Expert: Trump endorsement will have ‘major effect’ on governor’s race

MADISON, Wis. — Former President Donald Trump’s endorsement of Tim Michels in the Republican primary for governor fundamentally changes the race, according to UW-La Crosse political science professor Anthony Chergosky.

“Here we have Tim Michels entering the race in April going right to the top of the field, I think this endorsement is going to make Tim Michels the front runner,” he said.

In his endorsement of the construction business owner, Trump said Michels is “an America First Conservative.”

“Wisconsin needs a governor who will stop inflation, uphold the rule of law, strengthen our borders,” Trump said in a statement. “Tim Michels is the best candidate to deliver meaningful solutions to these problems, and he will produce jobs like no one else can even imagine.”

RELATED: Trump endorses Michels in GOP primary for Wisconsin gubernatorial race

The endorsement is a blow to the rest of the Republican field who were all vying for the former president’s endorsement. It likely comes as a particular shock to former Lt. Gov. Rebecca Kleefisch, who emerged from last month’s state party convention as the likely frontrunner.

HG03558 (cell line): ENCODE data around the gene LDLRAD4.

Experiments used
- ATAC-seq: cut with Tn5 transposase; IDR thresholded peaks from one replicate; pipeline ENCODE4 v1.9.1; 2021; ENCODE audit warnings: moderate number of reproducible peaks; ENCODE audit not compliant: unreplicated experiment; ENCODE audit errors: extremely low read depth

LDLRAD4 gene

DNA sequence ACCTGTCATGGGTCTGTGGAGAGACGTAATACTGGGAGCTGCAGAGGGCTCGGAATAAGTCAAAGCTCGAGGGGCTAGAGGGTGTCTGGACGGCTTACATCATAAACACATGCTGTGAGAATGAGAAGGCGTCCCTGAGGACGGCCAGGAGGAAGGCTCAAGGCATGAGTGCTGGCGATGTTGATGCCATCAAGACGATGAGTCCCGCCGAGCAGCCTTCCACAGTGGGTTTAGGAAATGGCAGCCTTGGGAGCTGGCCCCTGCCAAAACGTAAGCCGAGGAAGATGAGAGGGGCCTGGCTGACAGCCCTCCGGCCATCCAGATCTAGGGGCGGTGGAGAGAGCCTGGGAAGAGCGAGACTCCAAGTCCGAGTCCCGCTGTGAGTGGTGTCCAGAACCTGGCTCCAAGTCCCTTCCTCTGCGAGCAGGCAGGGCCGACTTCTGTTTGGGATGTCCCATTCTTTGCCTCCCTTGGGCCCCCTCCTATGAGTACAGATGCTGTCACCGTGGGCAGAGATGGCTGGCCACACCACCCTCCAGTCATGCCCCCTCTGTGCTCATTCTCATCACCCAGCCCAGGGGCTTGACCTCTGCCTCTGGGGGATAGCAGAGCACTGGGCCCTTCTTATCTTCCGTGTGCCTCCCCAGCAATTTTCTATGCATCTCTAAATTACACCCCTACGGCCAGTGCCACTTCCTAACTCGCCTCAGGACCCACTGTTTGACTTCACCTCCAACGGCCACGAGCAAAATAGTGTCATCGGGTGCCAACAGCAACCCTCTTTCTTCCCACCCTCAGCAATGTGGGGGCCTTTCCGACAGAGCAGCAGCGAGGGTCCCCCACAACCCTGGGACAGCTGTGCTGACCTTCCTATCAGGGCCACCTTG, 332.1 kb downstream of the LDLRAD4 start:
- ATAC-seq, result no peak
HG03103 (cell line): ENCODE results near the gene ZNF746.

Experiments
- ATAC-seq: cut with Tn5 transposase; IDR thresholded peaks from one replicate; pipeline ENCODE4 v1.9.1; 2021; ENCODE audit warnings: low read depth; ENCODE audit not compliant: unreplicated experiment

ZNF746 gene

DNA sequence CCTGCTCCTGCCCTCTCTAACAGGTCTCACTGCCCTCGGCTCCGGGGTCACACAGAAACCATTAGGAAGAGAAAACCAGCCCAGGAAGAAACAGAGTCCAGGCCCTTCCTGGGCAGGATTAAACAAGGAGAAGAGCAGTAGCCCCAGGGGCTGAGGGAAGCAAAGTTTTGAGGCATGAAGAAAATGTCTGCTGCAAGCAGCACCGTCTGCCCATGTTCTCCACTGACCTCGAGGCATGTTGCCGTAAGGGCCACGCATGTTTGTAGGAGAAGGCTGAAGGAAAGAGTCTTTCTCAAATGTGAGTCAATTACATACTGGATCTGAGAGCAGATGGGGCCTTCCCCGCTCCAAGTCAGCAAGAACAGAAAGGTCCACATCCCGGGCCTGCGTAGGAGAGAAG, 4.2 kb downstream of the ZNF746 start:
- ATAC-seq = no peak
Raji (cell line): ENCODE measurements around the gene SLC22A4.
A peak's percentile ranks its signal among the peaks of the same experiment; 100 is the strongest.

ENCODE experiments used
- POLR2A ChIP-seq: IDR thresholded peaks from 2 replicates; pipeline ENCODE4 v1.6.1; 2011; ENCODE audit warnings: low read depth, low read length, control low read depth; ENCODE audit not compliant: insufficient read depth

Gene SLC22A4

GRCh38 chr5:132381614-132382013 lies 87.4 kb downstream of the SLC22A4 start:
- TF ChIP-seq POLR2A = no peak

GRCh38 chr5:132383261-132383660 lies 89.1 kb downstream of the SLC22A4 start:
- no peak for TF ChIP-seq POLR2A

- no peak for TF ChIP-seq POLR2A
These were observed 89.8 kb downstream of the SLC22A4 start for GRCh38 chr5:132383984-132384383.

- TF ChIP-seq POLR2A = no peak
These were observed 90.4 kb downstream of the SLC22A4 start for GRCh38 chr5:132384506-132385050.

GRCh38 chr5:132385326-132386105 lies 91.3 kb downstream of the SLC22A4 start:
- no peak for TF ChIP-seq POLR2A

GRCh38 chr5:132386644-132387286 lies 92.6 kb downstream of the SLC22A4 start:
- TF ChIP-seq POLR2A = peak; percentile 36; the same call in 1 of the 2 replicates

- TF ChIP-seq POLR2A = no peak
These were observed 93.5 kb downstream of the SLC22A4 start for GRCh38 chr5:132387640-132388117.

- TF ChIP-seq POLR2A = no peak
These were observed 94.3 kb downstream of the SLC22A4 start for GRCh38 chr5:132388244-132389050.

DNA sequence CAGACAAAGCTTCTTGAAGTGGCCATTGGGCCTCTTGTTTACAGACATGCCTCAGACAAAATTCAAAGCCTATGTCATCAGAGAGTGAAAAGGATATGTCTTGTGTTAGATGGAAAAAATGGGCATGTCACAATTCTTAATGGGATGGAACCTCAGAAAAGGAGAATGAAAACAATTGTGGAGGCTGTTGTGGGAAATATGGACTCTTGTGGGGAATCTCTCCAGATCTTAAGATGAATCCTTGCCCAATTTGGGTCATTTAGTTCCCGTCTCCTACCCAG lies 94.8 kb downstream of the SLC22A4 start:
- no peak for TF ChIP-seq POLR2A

“I think you might see some candidates adjusting their strategies,” said Chergosky. “I’m particularly interested in what Rebecca Kleefisch does because something isn’t working for Rebecca Kleefisch.”

He said Kleefisch has not quite resonated with voters in the eight months she has campaigned, especially compared to the quick attention Michels has gotten in the six weeks he has been in the race. If Kleefisch tries to make any course correction, though, Chergosky said it needs to be soon.

“With the Trump endorsement, that comes along at a pretty key point in the campaign,” he said, “as voters are starting to tune in as they’re starting to form their impressions of the candidates as they are starting to decide who they’re going to vote for in August.”

He added though that Michels still has to capitalize on the endorsement — not just passively mention it, but rather use it to engage the Trump-faithful voters in Wisconsin.

“If you have a candidate who can take advantage of all of those things, I think the endorsement really does matter,” he said.

Michels and Kleefisch will face Kevin Nicholson and Tim Ramthun in the Aug. 9 primary.